Last year in the Citizens United decision the Supreme Court ruled that corporations could spend as much as they wanted on political campaigns. Money is their voice, as it were. As long as the contributions went to independent groups, and ads were run by third parties (and not to the candidates themselves) corporations were free to drop as much money as they wanted to voice their political opinion during a political campaign.
Well, now, according to a U.S. District Court decision corporations can spend as much as they want on individual candidates because corporations enjoy the same rights as individual citizens. Put another way, corporations are people too. Only they are richer and enjoy the fact that politicians dependent on them for their political lives.
What the judges in our country who make these rulings don't seem to understand is that foreign owned corporations are also empowered to voice their opinion in our political process too.
While there are several sites that explain the long history behind corporate personhood, the fact is establishing corporate personhood is really a product of a damn typo. Seriously. I have commented on the long and less than distinguished road to corporate personhood here, here and here.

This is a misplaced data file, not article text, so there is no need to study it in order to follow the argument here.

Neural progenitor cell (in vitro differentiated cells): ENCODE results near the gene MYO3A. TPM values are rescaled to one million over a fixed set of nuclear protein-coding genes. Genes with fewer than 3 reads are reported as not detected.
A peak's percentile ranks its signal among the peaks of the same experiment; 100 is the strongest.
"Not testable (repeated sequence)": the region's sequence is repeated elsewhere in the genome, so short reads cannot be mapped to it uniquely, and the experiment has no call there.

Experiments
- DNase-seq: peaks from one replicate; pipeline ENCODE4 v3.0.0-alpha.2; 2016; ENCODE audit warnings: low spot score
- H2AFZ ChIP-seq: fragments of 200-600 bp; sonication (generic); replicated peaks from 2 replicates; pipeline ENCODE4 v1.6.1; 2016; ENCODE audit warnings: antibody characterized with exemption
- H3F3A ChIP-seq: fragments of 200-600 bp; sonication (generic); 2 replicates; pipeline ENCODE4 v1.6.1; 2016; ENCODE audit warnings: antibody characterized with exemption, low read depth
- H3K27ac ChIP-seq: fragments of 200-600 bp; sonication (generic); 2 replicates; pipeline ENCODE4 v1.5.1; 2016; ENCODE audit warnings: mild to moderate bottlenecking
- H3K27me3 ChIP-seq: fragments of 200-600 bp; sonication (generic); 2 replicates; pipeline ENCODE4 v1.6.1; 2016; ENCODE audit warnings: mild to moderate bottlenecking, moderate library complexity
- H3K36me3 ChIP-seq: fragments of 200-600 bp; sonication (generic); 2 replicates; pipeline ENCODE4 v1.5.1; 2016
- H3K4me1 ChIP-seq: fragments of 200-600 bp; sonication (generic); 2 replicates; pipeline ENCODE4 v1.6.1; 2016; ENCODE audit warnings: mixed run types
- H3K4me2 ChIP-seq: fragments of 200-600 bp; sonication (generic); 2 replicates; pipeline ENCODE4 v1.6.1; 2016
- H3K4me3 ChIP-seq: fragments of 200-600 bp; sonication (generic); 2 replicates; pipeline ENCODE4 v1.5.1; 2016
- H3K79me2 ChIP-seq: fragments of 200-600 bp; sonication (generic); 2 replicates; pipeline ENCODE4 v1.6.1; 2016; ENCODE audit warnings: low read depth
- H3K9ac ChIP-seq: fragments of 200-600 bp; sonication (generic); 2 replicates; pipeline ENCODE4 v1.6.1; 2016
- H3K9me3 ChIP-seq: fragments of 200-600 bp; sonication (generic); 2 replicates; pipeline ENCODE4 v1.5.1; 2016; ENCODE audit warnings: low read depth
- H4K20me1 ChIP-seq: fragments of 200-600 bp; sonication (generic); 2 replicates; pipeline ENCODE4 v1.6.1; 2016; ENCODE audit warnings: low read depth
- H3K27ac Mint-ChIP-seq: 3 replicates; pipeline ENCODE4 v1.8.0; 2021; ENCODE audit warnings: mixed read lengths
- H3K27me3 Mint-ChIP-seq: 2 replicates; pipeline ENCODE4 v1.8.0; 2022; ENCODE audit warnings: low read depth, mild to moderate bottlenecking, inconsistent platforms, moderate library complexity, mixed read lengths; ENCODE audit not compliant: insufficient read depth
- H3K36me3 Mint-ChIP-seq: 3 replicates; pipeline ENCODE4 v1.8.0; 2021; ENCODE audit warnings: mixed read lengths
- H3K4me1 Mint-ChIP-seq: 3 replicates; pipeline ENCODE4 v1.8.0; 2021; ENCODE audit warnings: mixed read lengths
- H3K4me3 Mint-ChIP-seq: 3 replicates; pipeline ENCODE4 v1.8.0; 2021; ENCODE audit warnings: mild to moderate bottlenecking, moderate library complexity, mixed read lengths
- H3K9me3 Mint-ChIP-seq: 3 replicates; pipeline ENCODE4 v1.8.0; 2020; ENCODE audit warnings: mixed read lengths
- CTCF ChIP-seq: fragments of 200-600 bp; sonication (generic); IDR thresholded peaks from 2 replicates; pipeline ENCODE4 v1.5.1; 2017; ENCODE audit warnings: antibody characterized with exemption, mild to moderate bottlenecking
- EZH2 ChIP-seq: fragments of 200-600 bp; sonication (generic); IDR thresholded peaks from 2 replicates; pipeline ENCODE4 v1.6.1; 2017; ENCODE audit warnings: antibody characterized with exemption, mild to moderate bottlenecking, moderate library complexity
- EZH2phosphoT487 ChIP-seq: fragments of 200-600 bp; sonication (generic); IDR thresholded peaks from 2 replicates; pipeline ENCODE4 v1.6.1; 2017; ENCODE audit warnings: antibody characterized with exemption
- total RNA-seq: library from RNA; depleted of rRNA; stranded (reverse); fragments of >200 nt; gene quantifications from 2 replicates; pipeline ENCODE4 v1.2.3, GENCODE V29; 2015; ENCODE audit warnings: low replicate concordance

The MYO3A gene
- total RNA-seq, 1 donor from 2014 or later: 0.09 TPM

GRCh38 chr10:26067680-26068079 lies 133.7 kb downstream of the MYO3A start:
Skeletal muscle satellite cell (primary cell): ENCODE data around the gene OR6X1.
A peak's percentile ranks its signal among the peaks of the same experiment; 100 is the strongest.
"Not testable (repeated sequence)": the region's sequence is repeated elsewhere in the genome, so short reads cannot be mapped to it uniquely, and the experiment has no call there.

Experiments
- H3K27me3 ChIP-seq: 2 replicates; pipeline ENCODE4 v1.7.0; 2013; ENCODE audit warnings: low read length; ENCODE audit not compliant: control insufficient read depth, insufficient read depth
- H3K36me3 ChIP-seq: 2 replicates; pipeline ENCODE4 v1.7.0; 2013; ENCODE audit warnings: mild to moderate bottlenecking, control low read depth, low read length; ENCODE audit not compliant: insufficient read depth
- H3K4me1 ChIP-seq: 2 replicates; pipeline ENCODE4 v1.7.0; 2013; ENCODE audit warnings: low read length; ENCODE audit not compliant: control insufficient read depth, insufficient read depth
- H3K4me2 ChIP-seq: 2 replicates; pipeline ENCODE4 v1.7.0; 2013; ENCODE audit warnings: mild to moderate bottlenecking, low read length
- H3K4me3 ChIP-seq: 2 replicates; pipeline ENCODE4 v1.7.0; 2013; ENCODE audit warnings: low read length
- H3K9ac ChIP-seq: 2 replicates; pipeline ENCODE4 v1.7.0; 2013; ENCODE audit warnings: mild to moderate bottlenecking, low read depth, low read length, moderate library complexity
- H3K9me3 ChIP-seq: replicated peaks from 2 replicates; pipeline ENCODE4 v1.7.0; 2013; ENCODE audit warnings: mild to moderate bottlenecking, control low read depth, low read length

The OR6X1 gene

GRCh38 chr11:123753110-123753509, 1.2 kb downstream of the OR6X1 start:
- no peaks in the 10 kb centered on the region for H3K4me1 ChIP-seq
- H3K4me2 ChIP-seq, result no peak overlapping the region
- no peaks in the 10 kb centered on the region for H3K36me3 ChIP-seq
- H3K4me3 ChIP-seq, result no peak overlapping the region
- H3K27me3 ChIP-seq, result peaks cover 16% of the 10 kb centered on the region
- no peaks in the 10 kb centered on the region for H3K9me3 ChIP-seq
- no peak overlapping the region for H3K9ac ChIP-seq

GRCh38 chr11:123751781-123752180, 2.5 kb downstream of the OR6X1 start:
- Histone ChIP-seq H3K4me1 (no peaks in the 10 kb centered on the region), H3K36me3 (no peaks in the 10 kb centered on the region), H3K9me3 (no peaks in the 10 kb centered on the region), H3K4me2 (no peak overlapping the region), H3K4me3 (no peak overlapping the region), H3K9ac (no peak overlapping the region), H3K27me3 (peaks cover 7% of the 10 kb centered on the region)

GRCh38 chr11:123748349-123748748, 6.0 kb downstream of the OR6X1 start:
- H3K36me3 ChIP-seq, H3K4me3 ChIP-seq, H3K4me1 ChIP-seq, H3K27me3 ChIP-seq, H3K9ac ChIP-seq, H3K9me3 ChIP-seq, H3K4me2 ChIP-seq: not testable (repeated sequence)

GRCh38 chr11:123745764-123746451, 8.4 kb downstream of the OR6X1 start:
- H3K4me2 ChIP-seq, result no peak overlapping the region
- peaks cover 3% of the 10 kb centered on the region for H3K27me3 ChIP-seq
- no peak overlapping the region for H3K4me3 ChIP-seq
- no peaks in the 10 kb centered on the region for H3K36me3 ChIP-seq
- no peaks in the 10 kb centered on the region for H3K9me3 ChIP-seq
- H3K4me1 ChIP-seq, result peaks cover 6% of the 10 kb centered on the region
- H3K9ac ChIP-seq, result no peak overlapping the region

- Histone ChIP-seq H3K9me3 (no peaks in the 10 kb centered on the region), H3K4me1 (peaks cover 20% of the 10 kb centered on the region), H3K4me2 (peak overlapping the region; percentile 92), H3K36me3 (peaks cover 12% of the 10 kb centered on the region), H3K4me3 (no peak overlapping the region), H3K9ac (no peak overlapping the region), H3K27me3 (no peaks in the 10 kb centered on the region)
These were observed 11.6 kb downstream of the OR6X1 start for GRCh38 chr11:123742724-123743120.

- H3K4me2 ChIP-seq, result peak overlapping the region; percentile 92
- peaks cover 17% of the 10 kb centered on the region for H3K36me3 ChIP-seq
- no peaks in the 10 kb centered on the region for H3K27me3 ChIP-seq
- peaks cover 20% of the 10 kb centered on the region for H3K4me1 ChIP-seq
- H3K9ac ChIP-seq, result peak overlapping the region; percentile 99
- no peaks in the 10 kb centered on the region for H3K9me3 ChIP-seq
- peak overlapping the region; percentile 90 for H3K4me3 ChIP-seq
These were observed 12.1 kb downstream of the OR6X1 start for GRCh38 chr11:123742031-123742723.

At the end of the day, our emerging reality is that corporations can now dominate the political process in America - more so than they did in the past.
If we have to live with this corporate personhood nonsense, then I'm with Rep. Kucinish (D-OH), and have one request: If corporations are endowed with the same rights and privileges as U.S. citizens, and are considered people in the eyes of the law, then I want to see a birth certificate ... long form too.
At what point do we realize that corporations aren't the same as people? They are legal concepts that have have been granted life and significant protections by the state. They were created to serve the state, not the other way around.
Surrendering our sovereignty and our individual rights to a private legal abstract is nuts.
Addendum: Artwork from Keith Tucker at "What Now!" Toons.